The body of Paperno's study falls essentially into two parts. The first compares a diary that was manifestly a product of intelligentsia culture--Lidiia Chukovskaia's Zapiski ab Anne Akhmatovoi (Notes about Anna Akhmatova), a record of the poet's life under Stalinism--with the autobiography of a simple peasant woman from Ukraine named Evgeniia Kiseleva. Chukovskaia's diary is of a very specific sort and occupies the rarefied heights of intellectual response to Stalinism. h differs from every other diary examined by Paperno and Hellbeck in not being autobiographical but the record by an acolyte of a master's life and thoughts. In this regard, it is unfortunate that Paperno does not compare it with any preeminent examples of the genre, such as James Boswell's Life of Samuel Johnson or, closer to home, Vladimir Chertkov's account of the last days of Tolstoi's life. What does emerge from her analysis is Chukovskaia's staunch defiance of the assimilationist models so prevalent in other Stalin-era diaries (thus complicating any easy assumptions about sui generis Stalinist subjectivity). If the basic framework of showing how the life enters into the domain of history remains the same, Chukovskaia treats the Stalin version of history, especially the Purges, as a tragic aberration rather than the realization of any kind of authentic Hegelian Geist. In recording the many indignities, dislocations, and sufferings inflicted on Akhmatova, she produces a convincing portrait of the extent to which the regime intruded into the private sphere--even if along the way she also notes Akhmatova's own imperious manipulations of those around her.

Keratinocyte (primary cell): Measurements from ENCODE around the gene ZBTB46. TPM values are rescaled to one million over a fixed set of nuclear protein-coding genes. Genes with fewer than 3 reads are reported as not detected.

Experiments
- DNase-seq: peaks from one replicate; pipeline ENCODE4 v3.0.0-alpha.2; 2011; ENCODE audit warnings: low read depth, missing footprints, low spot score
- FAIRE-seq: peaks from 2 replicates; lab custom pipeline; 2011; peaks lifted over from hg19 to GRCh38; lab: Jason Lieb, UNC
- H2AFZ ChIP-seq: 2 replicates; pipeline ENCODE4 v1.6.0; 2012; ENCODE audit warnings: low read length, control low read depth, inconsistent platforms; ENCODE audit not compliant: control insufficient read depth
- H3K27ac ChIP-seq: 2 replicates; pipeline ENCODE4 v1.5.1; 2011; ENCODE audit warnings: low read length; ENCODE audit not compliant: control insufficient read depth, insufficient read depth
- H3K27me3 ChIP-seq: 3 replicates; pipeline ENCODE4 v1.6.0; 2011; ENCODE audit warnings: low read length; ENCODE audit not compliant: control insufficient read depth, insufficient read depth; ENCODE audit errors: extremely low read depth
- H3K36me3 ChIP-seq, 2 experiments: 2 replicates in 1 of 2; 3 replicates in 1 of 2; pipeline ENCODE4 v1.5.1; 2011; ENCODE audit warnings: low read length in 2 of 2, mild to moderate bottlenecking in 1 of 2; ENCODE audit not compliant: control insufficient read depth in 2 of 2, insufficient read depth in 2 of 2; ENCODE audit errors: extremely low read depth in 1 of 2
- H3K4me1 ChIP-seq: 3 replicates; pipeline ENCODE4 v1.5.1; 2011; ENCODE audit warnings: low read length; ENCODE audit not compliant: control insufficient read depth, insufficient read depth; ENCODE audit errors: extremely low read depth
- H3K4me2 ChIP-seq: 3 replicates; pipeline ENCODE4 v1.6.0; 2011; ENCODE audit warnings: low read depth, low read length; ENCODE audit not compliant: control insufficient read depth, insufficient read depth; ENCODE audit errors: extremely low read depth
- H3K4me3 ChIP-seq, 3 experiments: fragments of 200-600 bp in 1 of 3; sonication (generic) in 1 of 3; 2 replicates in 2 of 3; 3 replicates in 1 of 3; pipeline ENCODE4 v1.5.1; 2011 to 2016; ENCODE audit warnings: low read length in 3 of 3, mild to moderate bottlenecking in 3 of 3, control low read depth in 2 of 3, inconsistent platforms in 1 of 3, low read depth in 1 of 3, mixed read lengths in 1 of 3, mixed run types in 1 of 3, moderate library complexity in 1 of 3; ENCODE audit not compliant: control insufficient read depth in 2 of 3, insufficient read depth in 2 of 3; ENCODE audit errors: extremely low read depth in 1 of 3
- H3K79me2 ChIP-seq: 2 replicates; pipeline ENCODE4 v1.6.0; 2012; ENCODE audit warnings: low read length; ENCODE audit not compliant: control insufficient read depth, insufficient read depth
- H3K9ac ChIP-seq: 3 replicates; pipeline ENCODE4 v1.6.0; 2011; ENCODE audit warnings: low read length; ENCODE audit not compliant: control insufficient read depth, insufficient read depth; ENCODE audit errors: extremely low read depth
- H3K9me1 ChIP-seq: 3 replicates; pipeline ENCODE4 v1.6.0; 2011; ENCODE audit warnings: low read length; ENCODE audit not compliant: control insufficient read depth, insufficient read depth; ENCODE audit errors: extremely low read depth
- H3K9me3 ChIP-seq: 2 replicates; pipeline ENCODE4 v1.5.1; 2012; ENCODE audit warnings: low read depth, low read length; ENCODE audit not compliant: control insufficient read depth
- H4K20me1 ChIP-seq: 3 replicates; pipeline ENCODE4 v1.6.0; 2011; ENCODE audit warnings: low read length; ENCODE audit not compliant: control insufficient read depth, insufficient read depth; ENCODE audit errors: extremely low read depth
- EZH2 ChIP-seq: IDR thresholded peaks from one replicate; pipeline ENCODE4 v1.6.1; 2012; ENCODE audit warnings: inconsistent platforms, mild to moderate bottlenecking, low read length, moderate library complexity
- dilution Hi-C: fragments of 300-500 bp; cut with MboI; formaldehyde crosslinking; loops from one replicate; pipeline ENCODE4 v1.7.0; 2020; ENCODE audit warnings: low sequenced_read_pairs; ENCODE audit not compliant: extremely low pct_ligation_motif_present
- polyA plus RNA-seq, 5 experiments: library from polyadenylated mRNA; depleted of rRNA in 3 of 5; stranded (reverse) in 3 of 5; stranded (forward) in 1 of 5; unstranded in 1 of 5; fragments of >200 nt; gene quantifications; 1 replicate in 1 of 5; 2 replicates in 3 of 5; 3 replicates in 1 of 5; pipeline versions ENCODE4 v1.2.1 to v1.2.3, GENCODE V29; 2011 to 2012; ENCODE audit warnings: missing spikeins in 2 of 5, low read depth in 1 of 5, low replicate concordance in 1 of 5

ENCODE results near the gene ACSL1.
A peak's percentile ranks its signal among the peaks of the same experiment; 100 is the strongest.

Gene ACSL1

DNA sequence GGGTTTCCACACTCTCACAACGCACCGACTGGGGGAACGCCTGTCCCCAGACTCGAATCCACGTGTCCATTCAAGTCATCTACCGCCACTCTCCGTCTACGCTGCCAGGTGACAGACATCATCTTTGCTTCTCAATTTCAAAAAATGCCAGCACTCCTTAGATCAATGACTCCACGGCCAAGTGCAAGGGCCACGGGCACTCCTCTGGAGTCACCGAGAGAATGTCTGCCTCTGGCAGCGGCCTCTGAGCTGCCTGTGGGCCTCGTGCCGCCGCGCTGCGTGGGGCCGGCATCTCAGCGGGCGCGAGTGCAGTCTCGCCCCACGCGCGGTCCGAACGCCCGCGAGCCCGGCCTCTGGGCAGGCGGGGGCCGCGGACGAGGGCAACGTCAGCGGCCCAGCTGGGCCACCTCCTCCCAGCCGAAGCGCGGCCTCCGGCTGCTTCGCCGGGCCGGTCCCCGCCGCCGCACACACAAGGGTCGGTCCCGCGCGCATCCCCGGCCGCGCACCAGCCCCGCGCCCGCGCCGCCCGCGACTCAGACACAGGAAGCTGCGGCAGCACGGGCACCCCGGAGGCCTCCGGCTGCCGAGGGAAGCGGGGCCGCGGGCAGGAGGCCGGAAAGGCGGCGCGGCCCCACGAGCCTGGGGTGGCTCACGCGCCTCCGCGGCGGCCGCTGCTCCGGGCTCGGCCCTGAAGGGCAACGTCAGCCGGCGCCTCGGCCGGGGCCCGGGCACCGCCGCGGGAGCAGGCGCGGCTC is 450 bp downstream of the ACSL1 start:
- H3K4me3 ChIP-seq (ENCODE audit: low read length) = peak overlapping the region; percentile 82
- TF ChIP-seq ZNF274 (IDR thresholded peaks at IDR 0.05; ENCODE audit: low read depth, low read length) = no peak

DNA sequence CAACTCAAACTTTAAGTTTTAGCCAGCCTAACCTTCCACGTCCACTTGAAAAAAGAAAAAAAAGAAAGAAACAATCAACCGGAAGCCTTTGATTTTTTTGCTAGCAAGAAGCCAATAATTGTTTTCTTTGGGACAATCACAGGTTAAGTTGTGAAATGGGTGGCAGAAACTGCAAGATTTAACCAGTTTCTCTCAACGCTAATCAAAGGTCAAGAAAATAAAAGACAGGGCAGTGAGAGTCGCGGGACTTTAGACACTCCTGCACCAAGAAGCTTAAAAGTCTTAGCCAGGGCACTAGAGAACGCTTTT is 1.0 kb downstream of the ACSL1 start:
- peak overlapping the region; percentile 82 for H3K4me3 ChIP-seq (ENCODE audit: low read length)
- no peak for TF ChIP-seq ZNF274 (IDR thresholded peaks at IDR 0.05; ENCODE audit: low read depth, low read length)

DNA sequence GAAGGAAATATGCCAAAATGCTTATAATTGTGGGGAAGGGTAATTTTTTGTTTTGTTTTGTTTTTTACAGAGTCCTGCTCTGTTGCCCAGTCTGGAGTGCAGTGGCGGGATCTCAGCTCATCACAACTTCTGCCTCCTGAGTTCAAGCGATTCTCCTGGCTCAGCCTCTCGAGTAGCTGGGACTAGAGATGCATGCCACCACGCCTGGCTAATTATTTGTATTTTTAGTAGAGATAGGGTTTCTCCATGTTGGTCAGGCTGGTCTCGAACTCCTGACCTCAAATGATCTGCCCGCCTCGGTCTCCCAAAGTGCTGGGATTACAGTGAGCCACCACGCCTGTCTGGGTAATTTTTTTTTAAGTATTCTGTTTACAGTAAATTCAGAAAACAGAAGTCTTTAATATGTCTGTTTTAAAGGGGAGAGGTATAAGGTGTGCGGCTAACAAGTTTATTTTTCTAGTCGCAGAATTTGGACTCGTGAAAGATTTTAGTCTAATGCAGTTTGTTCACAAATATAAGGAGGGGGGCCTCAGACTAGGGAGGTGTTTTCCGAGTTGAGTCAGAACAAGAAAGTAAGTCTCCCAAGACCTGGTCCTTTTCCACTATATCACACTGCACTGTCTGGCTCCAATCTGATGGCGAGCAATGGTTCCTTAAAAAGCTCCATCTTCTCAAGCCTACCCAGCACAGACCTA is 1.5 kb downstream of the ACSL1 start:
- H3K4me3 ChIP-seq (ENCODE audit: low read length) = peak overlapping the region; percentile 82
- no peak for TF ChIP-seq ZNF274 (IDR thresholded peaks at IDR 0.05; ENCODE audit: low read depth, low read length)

The Kiseleva memoir occupies the opposite end of the social and cultural scale from Chukovskaia's Notes, with their high drama of Akhmatova's martyrdom at the hands of the Stalinist regime. If the purge was the defining historical event for Chukovskaia and Akhmatova, for Kiseleva the war was the trauma that defined her life, with the purge (as an affair more for the urban and educated) not even meriting mention. Kiseleva's memoir is manifestly naive, even to the point of resorting, as Paperno shows, to narrative patterns deriving from oral narration and folldore. On its publication in Russia in 1996, it was even promoted as an example of "na'ive writing" ostensibly beyond the influence of rhetorical Sovietness (151). Nonetheless, in its general contours it is, like the diaries by vydvizhentsy that Hellbeck examines, an account of its subject's ascent, through sufferings, to a better life shaped by the historical agency of the Soviet state. But here again, as in the case of Hellbeck's corpus, the question of authorial intentions and the subjectivity behind them is more complex than it might seem. What Paperno downplays, perhaps because one could only speculate about what it might mean, is the fact that Kiseleva wrote her memoirs not as a private record but to submit them to a film studio, so that her life could be made into a film. The seemingly unmediated and sincere expressions of "Sovietness" that fill her memoir (her teary lament over Brezhnev's death, her fervent wishes that Gorbachev succeed, her reference to Jimmy Carter as a "second Hitler"--all sentiments essentially lifted from the front page of Pravda or Izvestiia) may thus, in fact, have been the stratagem (however naive) by which a "clever" peasant tried to package her life so that ir could reach the big screen. At the end of the day, we simply cannot know how naive or calculating she really was, bur neither is ir to be assumed that such a memoir represents spontaneous and sincere self-expression by a loyal subject of the regime.